I shipped my bike and most of my gear from Missoula and boarded an evening Spokane-bound Greyhound. In Spokane I changed to a 2:45 a.m. Amtrak Empire Builder train to Union Station in Portland, which arrived about 10 a.m. local time.
From the sidewalk in front of the train station I called a few hostels to find a room for a few days, making a reservation at the second place, Traveler’s House on North Alberta Street. The idea for a diversion to Portland came while grinding up a gravel road somewhere north of Holland Lake on the way to Seeley Lake in Montana. It seemed like a good idea at the time, but Portland also seemed like an impossible distance away; and, I was supposed to be pedaling to the U.S./Mexico border.
In addition, I was on a well-researched and published route, one with a guide book, detailed maps on waterproof paper and published GPS file. Navigation was easy and I didn’t have to think about where campgrounds or motels were, since they were all in the book and on the map.
The route I first planned to Spokane, through Missoula, had no published information other than what Google Maps showed. The suggested route went over dirt roads as remote as what I had been on since Banff; but this time, I was on my own. It had the makings of a proper adventure.
The Spokane station makes use of Amtrak’s roll-on service for bikes, which may be limited to certain trains at certain times. Other stations require bikes to go into cardboard boxes, while other stations don’t allow any checked bags at all (on or off). This route was also still in bear country, which was worrisome. Being able to roll my bike on a train and roll it off in Portland had a strong appeal.
Portland is easy to get around with a bike and has no shortage of fun places to ride both in the city and in its periphery.
Then another travel idea came up: ship the bike back from Missoula and head west from here, traveling light and easy. It seemed good also, but the lack of bike riding to Spokane echoed that concern about what I was supposed to be doing.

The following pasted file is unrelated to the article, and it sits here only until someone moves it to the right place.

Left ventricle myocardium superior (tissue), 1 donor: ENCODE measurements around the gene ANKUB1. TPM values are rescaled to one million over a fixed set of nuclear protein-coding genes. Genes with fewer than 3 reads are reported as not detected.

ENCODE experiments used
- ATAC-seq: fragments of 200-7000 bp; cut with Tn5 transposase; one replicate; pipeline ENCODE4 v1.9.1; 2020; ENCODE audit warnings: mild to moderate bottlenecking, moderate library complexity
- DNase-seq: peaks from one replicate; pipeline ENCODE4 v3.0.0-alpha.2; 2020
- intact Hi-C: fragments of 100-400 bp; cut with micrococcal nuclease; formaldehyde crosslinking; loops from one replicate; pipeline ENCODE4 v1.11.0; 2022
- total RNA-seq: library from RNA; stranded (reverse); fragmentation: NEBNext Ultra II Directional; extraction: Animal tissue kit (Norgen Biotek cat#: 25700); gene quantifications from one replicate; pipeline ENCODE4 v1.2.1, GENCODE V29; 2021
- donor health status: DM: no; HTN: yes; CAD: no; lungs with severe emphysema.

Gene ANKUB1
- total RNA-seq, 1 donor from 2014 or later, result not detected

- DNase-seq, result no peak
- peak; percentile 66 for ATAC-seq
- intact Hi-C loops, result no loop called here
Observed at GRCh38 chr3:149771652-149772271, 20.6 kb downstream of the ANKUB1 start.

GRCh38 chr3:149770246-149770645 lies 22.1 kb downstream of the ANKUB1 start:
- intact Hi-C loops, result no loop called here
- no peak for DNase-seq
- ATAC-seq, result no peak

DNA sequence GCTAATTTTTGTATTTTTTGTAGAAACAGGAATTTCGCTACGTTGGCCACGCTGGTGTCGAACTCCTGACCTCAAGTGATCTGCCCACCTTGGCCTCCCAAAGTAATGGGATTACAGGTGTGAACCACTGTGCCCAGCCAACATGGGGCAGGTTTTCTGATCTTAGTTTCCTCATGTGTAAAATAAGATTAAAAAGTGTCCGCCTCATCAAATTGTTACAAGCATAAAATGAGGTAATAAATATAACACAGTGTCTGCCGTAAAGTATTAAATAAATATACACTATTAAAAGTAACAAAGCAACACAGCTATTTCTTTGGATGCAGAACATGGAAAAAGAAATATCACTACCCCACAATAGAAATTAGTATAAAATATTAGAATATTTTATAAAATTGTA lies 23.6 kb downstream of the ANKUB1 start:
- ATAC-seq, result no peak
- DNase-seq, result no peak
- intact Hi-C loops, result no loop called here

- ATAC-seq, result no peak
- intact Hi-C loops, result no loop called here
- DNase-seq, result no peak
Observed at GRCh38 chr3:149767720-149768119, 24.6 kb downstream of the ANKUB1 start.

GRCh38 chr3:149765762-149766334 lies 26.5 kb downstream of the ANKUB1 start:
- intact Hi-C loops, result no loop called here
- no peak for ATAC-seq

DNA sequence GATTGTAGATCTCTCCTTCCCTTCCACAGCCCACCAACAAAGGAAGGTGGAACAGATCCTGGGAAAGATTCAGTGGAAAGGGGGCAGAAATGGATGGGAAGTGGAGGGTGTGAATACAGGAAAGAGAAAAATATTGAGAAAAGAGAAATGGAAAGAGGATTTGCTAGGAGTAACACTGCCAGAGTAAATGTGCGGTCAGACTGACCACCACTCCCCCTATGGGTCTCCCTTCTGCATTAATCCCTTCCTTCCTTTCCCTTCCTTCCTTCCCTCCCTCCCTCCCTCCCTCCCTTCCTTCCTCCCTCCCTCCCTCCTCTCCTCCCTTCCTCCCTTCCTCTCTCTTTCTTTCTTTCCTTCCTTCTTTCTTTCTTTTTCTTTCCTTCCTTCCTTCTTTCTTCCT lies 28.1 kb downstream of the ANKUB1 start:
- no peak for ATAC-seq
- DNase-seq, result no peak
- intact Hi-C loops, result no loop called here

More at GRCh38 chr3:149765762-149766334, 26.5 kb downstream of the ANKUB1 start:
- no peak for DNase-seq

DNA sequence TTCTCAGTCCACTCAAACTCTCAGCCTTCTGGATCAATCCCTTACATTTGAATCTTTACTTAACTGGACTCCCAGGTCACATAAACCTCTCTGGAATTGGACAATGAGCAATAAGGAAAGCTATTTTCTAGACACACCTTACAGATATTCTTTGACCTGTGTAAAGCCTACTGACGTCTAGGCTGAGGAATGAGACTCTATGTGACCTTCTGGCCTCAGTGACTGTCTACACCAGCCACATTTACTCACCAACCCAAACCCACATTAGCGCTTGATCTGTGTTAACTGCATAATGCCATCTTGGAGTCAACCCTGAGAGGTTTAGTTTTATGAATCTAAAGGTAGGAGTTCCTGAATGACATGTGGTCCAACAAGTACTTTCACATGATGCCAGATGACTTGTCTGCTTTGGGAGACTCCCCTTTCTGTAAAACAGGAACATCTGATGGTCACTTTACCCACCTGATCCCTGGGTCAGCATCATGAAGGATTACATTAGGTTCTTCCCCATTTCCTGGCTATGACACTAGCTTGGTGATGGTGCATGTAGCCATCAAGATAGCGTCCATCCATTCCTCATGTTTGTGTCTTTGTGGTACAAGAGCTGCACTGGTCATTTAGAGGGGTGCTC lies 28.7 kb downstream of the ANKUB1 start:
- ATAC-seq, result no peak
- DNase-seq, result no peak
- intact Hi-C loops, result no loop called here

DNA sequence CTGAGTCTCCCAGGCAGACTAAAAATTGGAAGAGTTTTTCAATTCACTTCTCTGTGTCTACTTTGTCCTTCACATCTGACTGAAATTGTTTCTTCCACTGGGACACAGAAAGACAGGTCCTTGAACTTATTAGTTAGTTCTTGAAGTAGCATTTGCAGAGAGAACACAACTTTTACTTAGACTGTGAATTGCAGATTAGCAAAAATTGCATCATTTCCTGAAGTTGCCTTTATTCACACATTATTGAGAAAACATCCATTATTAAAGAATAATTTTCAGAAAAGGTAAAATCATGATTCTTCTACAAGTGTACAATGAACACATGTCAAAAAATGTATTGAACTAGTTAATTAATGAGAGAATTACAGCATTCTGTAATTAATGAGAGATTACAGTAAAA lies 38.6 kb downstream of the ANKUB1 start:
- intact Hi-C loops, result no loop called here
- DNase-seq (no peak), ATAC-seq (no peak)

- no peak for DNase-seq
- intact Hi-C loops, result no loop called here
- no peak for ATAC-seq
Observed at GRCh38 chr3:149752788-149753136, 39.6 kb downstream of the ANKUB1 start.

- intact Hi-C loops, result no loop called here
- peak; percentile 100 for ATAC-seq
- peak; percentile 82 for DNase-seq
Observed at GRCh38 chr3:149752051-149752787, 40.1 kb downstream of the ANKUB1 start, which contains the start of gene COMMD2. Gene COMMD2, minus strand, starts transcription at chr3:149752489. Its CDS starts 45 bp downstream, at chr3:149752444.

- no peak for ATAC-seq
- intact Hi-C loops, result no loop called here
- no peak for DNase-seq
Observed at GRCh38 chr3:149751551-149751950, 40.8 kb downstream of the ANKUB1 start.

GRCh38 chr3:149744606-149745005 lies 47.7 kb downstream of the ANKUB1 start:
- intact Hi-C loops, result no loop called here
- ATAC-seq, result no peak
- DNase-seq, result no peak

But, I’m not racing. I don’t have sponsors or a team to appease. This was travel, an adventure that happened to be with a bicycle. The bicycle riding aspect is always secondary to the travel, the adventure. To me a bike a generally preferable to a car – especially for day to day commuting and errands – but being in a train or bus isn’t so bad either. I had already ridden about 500 miles/800 km (with a degree of havering) mostly off pavement, often redefining what I think of a hill.
This was my first bike tour, my first border crossing on a bike. I did it on a single speed and started the whole thing two days after returning from Burning Man, near the end of the weather window, alone. When I consider all that, it doesn’t seem like I’m quitting – the psychological elements of the bike tour were the most difficult. I had to deal with not only being alone, but being really alone. There were bears and the howls of coyotes, owls and deer and a big moose. Strange insects occupied the air and the ground.
I had mixed feelings about this diversion to the Rose City, but once the process was underway, I began looking at it with a wide aperture through lenses tinted with travel and adventure. That left me more at ease.
I flew to Banff, rode a bike to Missoula, drove in a car with my wife to Glacier National Park. I took a municipal bus to a mall to get a pair of shoes, I rode a Greyhound bus to connect with an Amtrak train.
In Portland I took a ride in a areal tram for no reason. I rode in trolleys, street cars and buses to get around (including a lot of walking). I took a red line MAX to get to Portland International Airport to fly to Texas.
I couldn’t come up with any more modes of transportation, other than a boat tour which I’ll do with my wife in March.
In that hostel, I discussed movies, travel, American politics (guns, Trump, health care, sports), and just the general bullshit people talk about when they gather from faraway places. That last night especially, the nations of Ireland, Australia (a few Aussies actually), England, New Zealand and the United States were all represented and discussed.